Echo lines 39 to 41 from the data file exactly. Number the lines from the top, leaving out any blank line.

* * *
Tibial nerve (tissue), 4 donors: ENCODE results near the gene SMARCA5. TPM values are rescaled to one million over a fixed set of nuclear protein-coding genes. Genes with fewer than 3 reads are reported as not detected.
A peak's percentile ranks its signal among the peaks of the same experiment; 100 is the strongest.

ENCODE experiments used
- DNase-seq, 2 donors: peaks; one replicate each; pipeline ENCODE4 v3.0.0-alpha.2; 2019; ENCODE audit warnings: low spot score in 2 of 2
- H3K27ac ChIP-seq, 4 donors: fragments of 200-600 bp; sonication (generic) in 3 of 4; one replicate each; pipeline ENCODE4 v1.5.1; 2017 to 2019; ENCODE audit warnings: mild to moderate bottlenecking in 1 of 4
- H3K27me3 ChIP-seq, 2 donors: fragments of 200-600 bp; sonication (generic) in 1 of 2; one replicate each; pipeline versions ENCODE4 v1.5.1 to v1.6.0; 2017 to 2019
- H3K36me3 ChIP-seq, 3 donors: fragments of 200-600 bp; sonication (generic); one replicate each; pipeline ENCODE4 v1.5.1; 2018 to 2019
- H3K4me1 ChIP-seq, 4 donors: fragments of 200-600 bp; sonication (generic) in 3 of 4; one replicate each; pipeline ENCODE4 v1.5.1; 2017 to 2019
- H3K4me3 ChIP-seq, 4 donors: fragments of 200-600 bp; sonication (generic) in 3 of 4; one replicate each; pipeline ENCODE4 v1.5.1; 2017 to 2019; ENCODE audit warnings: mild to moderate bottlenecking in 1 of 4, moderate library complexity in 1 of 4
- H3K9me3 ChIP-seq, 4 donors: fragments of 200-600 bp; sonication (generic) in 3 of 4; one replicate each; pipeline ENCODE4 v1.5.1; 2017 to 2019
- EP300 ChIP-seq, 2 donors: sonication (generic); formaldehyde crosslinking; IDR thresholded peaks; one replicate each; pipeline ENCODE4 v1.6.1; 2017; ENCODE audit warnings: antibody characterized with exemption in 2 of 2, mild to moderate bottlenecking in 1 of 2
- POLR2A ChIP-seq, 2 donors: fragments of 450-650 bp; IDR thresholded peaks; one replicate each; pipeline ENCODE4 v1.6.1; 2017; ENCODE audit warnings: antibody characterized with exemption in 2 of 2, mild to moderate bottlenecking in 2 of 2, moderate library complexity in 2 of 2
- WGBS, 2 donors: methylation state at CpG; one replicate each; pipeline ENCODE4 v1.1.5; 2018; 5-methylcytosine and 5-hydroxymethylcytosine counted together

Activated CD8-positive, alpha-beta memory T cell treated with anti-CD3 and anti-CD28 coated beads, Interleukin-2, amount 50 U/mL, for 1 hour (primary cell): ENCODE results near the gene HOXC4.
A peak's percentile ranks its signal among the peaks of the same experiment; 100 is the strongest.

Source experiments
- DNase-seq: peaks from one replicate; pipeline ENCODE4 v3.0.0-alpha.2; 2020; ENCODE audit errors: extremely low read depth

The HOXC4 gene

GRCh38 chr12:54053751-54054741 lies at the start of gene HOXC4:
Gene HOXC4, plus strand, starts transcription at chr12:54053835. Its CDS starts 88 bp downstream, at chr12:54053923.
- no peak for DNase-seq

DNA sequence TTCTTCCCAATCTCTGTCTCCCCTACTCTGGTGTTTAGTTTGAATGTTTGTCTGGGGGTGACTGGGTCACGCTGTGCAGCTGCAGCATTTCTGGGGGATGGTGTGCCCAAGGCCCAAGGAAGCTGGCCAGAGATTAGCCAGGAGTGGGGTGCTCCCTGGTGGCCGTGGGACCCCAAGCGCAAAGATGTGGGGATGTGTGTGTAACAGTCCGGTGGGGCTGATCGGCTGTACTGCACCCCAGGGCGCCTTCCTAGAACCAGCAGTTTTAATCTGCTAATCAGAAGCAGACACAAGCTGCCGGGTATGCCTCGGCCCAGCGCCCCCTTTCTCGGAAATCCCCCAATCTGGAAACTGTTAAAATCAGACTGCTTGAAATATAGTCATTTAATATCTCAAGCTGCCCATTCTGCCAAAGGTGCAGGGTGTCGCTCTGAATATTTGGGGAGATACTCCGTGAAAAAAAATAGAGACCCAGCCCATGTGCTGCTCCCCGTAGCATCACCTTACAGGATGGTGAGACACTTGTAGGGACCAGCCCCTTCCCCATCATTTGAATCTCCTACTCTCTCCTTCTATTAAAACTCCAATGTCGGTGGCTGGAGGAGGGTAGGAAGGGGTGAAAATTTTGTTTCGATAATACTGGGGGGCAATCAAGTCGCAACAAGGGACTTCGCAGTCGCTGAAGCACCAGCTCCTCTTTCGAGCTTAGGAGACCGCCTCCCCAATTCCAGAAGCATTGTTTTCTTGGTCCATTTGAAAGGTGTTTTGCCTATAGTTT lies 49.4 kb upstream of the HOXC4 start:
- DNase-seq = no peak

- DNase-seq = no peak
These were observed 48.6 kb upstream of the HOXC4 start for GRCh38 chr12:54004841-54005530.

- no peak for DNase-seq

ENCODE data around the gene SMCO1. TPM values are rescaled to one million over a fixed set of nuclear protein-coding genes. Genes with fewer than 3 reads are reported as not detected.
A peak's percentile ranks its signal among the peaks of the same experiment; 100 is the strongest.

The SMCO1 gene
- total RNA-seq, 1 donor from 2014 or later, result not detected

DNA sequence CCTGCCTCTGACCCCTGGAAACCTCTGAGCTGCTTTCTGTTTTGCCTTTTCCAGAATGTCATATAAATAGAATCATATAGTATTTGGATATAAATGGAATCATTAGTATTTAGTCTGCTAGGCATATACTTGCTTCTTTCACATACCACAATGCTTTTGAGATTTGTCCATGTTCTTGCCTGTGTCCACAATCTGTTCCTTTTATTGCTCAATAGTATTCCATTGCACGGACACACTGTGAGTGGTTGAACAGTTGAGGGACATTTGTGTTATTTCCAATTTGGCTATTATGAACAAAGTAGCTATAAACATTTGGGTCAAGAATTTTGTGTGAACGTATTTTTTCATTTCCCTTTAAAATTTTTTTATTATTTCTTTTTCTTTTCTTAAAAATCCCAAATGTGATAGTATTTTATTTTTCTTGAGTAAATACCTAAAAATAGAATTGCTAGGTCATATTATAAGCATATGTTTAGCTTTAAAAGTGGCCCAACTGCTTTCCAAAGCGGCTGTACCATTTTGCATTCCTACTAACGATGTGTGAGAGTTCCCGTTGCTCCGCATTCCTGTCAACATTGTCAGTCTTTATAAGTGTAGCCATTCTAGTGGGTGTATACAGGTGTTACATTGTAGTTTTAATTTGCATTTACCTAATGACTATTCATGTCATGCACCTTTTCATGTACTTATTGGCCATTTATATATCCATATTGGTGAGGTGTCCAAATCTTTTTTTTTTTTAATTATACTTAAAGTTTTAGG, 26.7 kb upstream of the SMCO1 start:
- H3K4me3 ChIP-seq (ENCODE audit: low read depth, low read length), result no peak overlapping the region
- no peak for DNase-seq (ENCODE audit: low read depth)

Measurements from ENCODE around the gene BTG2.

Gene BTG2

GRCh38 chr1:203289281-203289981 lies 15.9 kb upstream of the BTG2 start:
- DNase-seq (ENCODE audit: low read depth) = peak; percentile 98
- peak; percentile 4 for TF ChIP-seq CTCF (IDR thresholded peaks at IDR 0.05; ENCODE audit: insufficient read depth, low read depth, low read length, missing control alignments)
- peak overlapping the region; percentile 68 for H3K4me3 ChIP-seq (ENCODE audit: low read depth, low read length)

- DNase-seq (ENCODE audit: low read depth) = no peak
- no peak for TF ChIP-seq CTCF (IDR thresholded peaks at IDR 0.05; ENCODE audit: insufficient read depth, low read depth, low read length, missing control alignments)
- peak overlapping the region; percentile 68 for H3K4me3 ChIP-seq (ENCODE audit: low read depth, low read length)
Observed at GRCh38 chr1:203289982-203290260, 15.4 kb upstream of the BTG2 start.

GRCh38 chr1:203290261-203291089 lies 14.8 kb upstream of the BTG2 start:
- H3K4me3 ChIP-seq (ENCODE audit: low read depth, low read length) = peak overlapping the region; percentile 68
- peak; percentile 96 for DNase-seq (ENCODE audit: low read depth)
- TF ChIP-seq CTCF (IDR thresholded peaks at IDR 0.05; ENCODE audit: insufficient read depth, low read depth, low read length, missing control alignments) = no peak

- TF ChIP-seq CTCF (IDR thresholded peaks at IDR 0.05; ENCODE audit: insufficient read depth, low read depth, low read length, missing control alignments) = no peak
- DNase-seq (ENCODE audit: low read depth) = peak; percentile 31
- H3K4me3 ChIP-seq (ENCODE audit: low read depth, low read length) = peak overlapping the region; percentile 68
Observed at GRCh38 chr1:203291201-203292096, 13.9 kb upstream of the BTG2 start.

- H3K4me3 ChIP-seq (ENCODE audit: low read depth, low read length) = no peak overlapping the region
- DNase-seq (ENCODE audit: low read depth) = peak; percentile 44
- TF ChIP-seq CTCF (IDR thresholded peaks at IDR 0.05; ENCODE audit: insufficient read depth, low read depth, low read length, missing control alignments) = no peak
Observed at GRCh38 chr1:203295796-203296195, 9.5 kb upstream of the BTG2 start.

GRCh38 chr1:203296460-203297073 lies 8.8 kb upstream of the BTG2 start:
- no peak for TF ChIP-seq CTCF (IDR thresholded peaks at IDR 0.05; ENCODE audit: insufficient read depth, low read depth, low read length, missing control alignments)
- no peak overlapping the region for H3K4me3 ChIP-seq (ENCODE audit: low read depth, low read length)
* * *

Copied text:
- peak overlapping the region; percentile 68 for H3K4me3 ChIP-seq (ENCODE audit: low read depth, low read length)

- DNase-seq (ENCODE audit: low read depth) = no peak
- no peak for TF ChIP-seq CTCF (IDR thresholded peaks at IDR 0.05; ENCODE audit: insufficient read depth, low read depth, low read length, missing control alignments)